If you belong to a nonprofit that would like to have remainder books in the final hours of the sale, check back a month or so before the next sale in March, 2024 for a contact. We require all participants to show that they are with an official 501c3-type nonprofit.
Here are just a few of the groups that have collected books at the end of the sale. Some have been coming for a decade or more!
Minister Ekbo Ekbo chooses books at the sale.
Books for Africa (New York, NY) collects books of all kind to donate to libraries and Bible schools in Nigeria, Uganda, Kenya, and the English-speaking Ivory Coast. Minister Ekbo Ekbo, a Nigerian living in New York City, collects and ships a shipping container of 15,000-20,000 books to Africa every year. He finds them at book sales all over the east coast but, he says “This is probably one of the best: this is where I get the most books.”
Mihee Kim with Book Sale representative Marietta Taylor.
Carrier Clinic (Skillman, NJ), a private psychiatric hospital, provides books for adult patients on the acute care unit. Group Counsellor Mihee Kim gets collections of short stories, inspirational and self-help books, and graphic novels at the book sale.
Wendel Thomas with Book Sale representative Marietta Taylor.
The Global Literacy Project (New Brunswick, NJ) finds books for schools all over the world. GLP and its group of international partners identify rural schools with libraries of 100-200 books, including those in South Africa, Kenya, the Caribbean, and India. Through book donations and arrangements with sales like BMW, the Project can increase these school libraries to thousands and, in one case, 100,000 books. It also searches for specific types of books for partners with special requests. At the 2014 sale, representative Wendel Thomas combed the collection for math, physics, engineering, and chemistry text books for a new technology-based school in Kampala. Thanks to its focus on non-fiction, the BMW sale is one of the few organizations that can provide charitable groups with text books on technical and scientific subjects, as well as theological, music, and art texts.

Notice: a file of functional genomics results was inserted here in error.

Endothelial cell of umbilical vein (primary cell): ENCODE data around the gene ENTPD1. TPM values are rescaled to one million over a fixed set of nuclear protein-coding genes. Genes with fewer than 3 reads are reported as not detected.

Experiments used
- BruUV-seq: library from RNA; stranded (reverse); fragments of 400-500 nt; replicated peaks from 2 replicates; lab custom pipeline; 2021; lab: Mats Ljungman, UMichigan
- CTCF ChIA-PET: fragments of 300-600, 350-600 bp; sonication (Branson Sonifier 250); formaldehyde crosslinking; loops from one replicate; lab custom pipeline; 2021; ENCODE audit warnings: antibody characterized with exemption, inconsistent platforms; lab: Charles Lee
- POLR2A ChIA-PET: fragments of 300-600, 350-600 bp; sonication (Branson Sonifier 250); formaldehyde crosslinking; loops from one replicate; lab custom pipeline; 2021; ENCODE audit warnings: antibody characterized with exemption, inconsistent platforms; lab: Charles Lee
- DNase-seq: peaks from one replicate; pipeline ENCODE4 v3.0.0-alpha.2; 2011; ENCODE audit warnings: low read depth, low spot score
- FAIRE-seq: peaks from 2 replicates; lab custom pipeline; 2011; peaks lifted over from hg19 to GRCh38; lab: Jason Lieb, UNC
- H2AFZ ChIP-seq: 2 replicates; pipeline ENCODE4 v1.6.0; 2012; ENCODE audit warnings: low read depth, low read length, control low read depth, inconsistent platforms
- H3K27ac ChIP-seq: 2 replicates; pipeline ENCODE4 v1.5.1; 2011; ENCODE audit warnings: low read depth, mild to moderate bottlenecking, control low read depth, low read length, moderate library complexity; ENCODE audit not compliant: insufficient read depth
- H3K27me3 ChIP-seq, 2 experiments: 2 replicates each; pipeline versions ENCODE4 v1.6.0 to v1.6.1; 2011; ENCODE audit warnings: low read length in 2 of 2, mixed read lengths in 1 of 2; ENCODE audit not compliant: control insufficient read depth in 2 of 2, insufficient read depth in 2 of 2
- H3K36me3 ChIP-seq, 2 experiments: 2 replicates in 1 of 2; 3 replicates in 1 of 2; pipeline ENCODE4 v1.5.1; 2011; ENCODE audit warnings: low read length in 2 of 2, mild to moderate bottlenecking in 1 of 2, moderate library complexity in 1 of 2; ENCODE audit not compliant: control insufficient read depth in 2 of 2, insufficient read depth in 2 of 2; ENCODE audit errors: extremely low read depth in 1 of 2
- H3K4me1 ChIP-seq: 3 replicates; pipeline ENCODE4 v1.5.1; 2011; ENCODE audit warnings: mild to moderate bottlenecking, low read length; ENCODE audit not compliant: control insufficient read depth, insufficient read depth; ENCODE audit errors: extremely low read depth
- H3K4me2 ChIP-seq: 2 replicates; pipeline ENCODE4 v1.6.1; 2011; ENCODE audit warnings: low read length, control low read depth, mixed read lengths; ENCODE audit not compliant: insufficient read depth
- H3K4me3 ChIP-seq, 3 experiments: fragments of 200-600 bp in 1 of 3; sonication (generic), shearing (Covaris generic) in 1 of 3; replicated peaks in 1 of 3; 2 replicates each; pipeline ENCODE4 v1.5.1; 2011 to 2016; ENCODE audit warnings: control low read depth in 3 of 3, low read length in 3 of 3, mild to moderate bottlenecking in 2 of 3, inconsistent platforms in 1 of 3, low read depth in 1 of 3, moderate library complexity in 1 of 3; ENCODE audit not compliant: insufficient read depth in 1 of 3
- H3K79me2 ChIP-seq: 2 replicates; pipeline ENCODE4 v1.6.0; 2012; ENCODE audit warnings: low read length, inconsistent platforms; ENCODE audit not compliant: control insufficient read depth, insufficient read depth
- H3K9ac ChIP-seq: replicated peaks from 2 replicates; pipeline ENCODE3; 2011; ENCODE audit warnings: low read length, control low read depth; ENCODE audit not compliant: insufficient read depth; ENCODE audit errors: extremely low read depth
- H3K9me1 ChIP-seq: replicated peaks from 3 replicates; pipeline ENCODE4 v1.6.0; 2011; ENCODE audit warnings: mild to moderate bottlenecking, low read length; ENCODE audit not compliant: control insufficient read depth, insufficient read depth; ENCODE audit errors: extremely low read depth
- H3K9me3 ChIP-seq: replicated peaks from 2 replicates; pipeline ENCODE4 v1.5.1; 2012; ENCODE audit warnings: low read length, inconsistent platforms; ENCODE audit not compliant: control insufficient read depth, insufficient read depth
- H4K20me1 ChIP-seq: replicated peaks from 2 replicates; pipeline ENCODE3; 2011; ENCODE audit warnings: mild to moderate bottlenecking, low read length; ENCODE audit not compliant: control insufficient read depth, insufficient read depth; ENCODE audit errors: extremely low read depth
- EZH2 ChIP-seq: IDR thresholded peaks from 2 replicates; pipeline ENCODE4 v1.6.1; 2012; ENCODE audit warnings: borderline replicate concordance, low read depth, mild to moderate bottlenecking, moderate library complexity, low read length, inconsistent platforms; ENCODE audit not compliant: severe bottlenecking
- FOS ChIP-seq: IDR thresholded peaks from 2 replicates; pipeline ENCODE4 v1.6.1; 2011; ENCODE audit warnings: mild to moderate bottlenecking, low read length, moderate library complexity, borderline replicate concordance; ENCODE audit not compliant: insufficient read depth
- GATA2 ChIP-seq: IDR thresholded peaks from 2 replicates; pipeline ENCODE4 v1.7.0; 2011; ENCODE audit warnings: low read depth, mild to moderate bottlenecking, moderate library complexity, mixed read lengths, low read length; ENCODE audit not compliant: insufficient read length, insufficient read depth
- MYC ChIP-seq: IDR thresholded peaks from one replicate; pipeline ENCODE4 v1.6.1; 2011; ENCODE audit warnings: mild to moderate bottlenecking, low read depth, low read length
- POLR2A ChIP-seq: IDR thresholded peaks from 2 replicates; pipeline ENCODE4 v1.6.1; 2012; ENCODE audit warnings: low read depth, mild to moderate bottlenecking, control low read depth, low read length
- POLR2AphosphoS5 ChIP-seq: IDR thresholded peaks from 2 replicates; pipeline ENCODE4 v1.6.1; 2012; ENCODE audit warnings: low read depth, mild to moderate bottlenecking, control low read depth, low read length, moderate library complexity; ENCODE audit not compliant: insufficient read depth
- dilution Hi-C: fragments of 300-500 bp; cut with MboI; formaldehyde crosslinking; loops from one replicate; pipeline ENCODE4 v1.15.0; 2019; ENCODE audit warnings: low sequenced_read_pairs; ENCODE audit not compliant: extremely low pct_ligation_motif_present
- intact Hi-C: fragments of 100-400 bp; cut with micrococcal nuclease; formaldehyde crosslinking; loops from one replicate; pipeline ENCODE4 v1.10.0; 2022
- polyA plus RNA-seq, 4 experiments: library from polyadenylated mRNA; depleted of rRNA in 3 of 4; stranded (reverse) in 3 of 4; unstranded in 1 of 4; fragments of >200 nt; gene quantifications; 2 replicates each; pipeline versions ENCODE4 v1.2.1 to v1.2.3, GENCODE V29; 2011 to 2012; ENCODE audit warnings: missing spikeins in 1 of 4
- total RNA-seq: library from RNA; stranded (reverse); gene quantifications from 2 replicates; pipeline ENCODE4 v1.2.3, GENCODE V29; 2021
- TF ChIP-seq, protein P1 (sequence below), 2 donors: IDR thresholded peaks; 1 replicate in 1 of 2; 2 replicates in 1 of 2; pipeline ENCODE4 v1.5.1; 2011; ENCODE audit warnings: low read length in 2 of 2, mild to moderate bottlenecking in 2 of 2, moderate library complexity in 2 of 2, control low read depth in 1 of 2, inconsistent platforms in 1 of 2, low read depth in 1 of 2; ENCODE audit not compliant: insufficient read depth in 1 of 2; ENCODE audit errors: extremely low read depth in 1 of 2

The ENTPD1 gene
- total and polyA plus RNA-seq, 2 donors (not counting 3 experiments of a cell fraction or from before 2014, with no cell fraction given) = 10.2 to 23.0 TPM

Anne Reeves (left), founder of Red Umbrella, with Literacy Project’s Veronica Olivera.
Princeton Nursery School (Princeton, NJ) is a school for low-income families that is funded by grants and other public funding with minimal family payments. The school serves not only the children who attend school daily, but also their parents. The PNS Literacy Project teaches low-income adults – many of them Spanish-speakers – to read, often starting with books in Spanish and then moving to English. The Literacy Project’s Veronica Olivera is shown here in the children’s book section with Anne Reeves, founder of Princeton’s summer reading program for minority children, Red Umbrella.
Alexa Grabelle (in yellow) and a few of her happy book recipients.
Bags of Books (Voorhees, NJ) is the brainchild of Alexa Grabelle who conceived of the idea in 2012 when she was 10 years old. Alexa founded BOB to help prevent the educational summer slide that occurs when children are not able to read during school breaks. Since its inception, BOB has grown to promoting literacy, and supplementing deficient school libraries and under-funded summer programs. To date, Alexa has collected over 15,000 books for children in Camden and Philadelphia and has donated other volumes to over 2,300 students.